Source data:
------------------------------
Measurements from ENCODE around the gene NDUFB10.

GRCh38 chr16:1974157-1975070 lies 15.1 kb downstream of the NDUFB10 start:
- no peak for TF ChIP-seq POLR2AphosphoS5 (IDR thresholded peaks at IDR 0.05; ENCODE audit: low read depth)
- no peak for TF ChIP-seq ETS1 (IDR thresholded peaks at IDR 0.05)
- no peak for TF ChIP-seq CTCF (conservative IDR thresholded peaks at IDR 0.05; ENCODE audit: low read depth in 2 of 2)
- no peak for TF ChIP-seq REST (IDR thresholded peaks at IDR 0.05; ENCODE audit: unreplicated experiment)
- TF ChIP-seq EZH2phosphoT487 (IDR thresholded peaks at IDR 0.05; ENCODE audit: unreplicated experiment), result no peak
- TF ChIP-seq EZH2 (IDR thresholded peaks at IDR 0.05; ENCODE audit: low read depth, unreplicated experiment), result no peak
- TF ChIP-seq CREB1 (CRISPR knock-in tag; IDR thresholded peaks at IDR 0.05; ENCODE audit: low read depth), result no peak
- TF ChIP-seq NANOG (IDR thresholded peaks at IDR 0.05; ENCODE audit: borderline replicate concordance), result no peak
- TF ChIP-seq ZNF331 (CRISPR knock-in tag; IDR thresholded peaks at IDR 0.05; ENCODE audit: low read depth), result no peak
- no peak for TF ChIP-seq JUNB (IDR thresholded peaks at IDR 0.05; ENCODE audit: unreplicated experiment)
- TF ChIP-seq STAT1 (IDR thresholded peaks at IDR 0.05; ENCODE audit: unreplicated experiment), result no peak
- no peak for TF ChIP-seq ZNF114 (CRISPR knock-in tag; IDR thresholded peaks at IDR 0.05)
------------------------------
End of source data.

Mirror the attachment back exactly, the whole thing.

Measurements from ENCODE around the gene NDUFB10.

GRCh38 chr16:1974157-1975070 lies 15.1 kb downstream of the NDUFB10 start:
- no peak for TF ChIP-seq POLR2AphosphoS5 (IDR thresholded peaks at IDR 0.05; ENCODE audit: low read depth)
- no peak for TF ChIP-seq ETS1 (IDR thresholded peaks at IDR 0.05)
- no peak for TF ChIP-seq CTCF (conservative IDR thresholded peaks at IDR 0.05; ENCODE audit: low read depth in 2 of 2)
- no peak for TF ChIP-seq REST (IDR thresholded peaks at IDR 0.05; ENCODE audit: unreplicated experiment)
- TF ChIP-seq EZH2phosphoT487 (IDR thresholded peaks at IDR 0.05; ENCODE audit: unreplicated experiment), result no peak
- TF ChIP-seq EZH2 (IDR thresholded peaks at IDR 0.05; ENCODE audit: low read depth, unreplicated experiment), result no peak
- TF ChIP-seq CREB1 (CRISPR knock-in tag; IDR thresholded peaks at IDR 0.05; ENCODE audit: low read depth), result no peak
- TF ChIP-seq NANOG (IDR thresholded peaks at IDR 0.05; ENCODE audit: borderline replicate concordance), result no peak
- TF ChIP-seq ZNF331 (CRISPR knock-in tag; IDR thresholded peaks at IDR 0.05; ENCODE audit: low read depth), result no peak
- no peak for TF ChIP-seq JUNB (IDR thresholded peaks at IDR 0.05; ENCODE audit: unreplicated experiment)
- TF ChIP-seq STAT1 (IDR thresholded peaks at IDR 0.05; ENCODE audit: unreplicated experiment), result no peak
- no peak for TF ChIP-seq ZNF114 (CRISPR knock-in tag; IDR thresholded peaks at IDR 0.05)